A luxury goods firm which owns upscale brands including jeweller Cartier racially discriminated, victimised and harassed one of its employees, a tribunal has found.
Richemont UK also hired a “covert surveillance agency” to spy on the woman while she was at home after they learned she was pursuing a claim against them, the Central London Employment Tribunal said.
In one incident in May 2016, members of staff refused to enter the lift with the claimant because she was black, the tribunal found.
The ringleader of the offending group insisted that he was not avoiding her, despite CCTV showing otherwise.
The tribunal heard several other instances of racial discrimination against her at the UK arm of the Swiss firm, including only being given three days of compassionate leave when her brother died, compared with several weeks given to another employee in a similar position.
“By a claim form presented on 14 June 2017, the claimant Ms Cheryl Spragg claims race discrimination...the claimant remains in the respondent’s employment,” the judgement read.
Mei Lai Lee, Spragg’s colleague and a witness for Richemont, said she put up with “casual racism and banter” at the office.
Spragg joined the company in 2006 as an accounts manager at luxury watch brand Mont Blanc in the UK, a firm which employs 800-1,000 people worldwide.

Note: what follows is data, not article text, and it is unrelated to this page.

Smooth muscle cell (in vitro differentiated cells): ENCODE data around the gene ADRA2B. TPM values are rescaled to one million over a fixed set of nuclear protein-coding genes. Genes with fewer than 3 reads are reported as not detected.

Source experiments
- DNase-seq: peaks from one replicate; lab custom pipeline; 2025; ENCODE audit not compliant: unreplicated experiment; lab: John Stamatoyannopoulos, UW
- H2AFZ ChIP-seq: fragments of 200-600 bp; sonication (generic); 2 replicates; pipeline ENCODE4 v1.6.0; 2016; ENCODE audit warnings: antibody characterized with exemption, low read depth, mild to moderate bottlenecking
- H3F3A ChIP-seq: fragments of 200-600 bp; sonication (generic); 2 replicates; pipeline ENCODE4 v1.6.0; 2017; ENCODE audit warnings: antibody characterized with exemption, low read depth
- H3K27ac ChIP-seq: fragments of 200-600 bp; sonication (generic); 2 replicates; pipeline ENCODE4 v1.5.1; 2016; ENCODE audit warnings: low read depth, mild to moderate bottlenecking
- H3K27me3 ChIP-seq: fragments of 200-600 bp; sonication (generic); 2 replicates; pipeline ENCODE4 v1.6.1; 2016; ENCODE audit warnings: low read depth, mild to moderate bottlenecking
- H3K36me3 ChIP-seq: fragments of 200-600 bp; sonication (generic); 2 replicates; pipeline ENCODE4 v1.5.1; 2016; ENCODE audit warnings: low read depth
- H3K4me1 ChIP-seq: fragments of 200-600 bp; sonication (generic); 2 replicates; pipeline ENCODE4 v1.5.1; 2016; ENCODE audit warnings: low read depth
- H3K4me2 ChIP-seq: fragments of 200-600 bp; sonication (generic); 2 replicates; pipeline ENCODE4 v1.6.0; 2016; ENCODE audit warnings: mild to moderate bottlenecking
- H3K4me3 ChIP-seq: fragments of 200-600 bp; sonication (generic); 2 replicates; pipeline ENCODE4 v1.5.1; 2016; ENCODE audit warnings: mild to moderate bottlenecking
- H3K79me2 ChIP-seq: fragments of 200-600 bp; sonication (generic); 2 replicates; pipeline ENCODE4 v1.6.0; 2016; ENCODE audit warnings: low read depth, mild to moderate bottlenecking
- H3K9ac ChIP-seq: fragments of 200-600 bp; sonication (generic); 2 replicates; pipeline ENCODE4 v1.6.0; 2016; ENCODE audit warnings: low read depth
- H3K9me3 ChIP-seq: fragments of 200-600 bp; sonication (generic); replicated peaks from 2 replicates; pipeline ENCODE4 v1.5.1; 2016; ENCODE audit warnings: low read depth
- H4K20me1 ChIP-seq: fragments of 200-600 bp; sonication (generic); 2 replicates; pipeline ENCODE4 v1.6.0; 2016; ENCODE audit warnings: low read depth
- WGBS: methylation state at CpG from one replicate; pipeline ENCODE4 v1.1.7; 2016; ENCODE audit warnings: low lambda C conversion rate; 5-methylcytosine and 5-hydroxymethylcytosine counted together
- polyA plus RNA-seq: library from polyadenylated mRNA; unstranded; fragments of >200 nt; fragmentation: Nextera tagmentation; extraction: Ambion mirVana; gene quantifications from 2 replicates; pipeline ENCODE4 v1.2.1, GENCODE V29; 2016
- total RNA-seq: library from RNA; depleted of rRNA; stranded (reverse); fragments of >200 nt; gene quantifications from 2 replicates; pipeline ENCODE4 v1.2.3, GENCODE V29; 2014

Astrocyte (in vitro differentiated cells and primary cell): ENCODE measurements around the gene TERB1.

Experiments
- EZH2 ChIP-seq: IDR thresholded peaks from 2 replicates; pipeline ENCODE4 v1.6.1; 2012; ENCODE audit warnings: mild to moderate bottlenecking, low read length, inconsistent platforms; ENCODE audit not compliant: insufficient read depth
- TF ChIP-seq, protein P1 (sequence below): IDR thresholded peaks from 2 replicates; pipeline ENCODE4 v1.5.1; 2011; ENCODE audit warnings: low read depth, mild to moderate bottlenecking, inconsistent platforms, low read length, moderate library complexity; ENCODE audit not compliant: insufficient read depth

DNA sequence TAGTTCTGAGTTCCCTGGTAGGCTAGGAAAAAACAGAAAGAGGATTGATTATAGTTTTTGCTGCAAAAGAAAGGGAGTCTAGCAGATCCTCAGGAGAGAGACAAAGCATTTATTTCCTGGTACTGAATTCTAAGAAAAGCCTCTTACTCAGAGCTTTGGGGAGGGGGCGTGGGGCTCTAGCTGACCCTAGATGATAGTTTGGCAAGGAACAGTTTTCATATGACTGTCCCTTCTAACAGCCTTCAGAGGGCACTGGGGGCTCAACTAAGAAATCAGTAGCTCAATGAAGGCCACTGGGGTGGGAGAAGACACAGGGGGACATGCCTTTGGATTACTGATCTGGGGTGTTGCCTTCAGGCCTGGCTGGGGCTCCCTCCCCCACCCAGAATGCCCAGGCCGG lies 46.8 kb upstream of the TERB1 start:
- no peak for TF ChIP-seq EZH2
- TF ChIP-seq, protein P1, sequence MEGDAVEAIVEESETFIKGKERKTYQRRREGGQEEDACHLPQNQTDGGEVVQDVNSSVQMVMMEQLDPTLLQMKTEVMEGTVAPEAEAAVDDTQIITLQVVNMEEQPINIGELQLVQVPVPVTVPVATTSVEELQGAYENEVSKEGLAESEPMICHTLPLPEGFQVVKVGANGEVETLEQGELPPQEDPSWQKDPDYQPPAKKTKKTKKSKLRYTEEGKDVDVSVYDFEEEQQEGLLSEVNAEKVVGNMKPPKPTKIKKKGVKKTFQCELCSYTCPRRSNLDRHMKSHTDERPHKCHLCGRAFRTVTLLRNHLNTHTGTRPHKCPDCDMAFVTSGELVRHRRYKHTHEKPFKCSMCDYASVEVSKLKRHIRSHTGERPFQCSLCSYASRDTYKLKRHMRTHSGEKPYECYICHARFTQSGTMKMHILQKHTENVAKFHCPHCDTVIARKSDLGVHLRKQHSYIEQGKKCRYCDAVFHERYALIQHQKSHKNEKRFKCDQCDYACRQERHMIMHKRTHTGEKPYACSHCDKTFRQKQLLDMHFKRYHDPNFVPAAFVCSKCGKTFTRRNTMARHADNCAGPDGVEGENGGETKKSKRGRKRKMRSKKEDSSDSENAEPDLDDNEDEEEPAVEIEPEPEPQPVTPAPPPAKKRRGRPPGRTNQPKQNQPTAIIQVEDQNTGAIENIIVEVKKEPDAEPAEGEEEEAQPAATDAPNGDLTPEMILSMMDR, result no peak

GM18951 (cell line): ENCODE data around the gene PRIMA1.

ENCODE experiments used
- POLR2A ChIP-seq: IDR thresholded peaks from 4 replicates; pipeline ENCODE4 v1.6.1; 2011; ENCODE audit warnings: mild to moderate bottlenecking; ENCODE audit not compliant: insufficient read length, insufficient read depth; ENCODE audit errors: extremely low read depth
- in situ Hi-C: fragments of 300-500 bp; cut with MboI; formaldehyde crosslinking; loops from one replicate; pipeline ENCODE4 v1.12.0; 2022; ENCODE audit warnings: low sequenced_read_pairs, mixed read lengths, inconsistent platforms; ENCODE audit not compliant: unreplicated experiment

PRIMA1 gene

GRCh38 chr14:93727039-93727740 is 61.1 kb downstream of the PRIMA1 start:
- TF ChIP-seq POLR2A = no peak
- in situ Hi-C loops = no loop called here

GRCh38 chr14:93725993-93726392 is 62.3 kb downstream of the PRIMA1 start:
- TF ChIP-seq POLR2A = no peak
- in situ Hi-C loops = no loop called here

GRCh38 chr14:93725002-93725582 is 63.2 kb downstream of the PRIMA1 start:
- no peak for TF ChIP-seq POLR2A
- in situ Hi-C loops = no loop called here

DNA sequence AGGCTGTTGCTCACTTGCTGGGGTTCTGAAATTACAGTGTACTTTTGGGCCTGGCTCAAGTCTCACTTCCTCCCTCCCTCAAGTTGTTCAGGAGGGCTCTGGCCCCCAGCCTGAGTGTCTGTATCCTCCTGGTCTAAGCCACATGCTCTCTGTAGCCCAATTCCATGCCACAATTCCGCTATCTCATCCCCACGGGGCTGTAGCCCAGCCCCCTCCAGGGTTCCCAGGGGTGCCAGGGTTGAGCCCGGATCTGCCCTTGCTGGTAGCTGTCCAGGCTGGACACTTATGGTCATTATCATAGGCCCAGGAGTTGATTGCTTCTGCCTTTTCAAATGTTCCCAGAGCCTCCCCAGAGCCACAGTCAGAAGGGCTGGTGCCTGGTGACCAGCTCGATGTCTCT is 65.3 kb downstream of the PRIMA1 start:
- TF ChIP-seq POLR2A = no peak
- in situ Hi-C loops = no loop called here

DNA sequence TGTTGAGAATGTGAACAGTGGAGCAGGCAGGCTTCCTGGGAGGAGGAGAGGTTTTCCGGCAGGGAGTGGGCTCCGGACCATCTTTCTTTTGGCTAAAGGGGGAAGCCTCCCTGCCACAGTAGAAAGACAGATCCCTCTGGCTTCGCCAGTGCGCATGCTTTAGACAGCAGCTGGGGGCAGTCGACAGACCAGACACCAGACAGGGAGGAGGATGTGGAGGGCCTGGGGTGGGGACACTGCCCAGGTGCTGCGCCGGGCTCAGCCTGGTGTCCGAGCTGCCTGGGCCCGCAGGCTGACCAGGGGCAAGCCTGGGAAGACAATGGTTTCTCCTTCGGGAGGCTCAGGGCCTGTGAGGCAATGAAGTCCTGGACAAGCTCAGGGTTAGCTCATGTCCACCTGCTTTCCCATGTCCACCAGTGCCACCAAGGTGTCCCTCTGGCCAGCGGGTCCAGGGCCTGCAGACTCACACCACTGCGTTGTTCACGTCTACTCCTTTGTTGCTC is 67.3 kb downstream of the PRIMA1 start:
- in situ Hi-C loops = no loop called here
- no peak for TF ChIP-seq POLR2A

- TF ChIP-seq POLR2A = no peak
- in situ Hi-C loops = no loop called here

I’m scared right now. I simply wanted to do my job, get on with my colleagues and be treated fairly.
The almost three-week-long tribunal found Richemont had a “blind spot” when it came to issues of discrimination, adding that “a discriminatory state of affairs stemmed from the top of the organisation”.
This included a recruitment process that was “subconsciously biased towards candidates from a white European background”.
The claimant applied for a senior position within the company but was rejected, and another employee from the Spanish branch who had been made redundant, but had an another job offer in Spain, was given one of the UK positions.
The person in charge of recruiting for the role, chief financial officer Greig Catto, claimed Spragg “was not performing her current job to the required standard”, while her line manager, Richard Foden, felt the same way.
But Spragg was not permitted an interview for the role, a measure which is “in line with the career development policy for internal candidates”.
The position went to another candidate who performed the same managerial role in Paris and had the relevant experience.
The firm’s HR department also tried to discourage and suppress the claimant’s complaints about a series of incidents of race discrimination, the hearing heard.
The department “had received and provided no equality and diversity training, it was not a priority for them”, the judgement read.
Judge Elliott concluded that the claimant, represented by Fletcher Day, was “less favourably treated than her white comparators”.
Following the judgement, Spragg told HuffPost UK: “I’m scared right now. I simply wanted to do my job, get on with my colleagues and be treated fairly.”
Compensation will be set at a future hearing which is yet to be determined by the tribunal.
HuffPost UK has approached Richemont for comment.